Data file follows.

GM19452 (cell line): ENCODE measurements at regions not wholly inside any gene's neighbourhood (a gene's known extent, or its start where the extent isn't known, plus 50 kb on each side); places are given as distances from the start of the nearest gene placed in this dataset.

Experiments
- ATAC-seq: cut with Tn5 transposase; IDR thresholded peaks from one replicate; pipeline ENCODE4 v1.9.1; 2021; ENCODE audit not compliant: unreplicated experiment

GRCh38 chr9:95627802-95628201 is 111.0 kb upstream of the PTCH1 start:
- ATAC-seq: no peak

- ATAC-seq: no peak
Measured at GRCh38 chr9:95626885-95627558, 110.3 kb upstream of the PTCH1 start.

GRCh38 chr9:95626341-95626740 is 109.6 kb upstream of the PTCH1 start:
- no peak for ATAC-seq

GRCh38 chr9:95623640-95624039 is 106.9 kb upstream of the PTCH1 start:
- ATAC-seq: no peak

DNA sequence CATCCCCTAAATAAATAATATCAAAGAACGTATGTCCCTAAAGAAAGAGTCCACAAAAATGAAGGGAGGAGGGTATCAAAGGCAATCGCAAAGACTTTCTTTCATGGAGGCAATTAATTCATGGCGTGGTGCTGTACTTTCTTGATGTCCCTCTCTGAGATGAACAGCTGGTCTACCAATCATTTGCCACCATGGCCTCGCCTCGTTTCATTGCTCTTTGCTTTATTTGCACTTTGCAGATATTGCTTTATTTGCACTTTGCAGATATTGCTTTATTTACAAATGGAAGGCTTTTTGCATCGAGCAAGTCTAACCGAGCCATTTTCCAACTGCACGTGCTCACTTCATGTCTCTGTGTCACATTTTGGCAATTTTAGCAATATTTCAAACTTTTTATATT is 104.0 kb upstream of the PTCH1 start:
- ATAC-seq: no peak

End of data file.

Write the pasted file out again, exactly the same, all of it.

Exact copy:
GM19452 (cell line): ENCODE measurements at regions not wholly inside any gene's neighbourhood (a gene's known extent, or its start where the extent isn't known, plus 50 kb on each side); places are given as distances from the start of the nearest gene placed in this dataset.

Experiments
- ATAC-seq: cut with Tn5 transposase; IDR thresholded peaks from one replicate; pipeline ENCODE4 v1.9.1; 2021; ENCODE audit not compliant: unreplicated experiment

GRCh38 chr9:95627802-95628201 is 111.0 kb upstream of the PTCH1 start:
- ATAC-seq: no peak

- ATAC-seq: no peak
Measured at GRCh38 chr9:95626885-95627558, 110.3 kb upstream of the PTCH1 start.

GRCh38 chr9:95626341-95626740 is 109.6 kb upstream of the PTCH1 start:
- no peak for ATAC-seq

GRCh38 chr9:95623640-95624039 is 106.9 kb upstream of the PTCH1 start:
- ATAC-seq: no peak

DNA sequence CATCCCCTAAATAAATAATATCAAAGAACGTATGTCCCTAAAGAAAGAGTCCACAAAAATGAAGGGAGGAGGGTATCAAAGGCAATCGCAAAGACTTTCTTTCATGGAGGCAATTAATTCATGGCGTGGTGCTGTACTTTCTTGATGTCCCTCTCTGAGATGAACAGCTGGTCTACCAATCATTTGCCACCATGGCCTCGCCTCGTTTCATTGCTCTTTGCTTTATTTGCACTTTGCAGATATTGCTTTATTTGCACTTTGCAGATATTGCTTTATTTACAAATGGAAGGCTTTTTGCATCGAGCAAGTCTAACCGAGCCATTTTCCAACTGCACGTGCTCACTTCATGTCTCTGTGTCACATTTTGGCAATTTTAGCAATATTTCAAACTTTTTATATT is 104.0 kb upstream of the PTCH1 start:
- ATAC-seq: no peak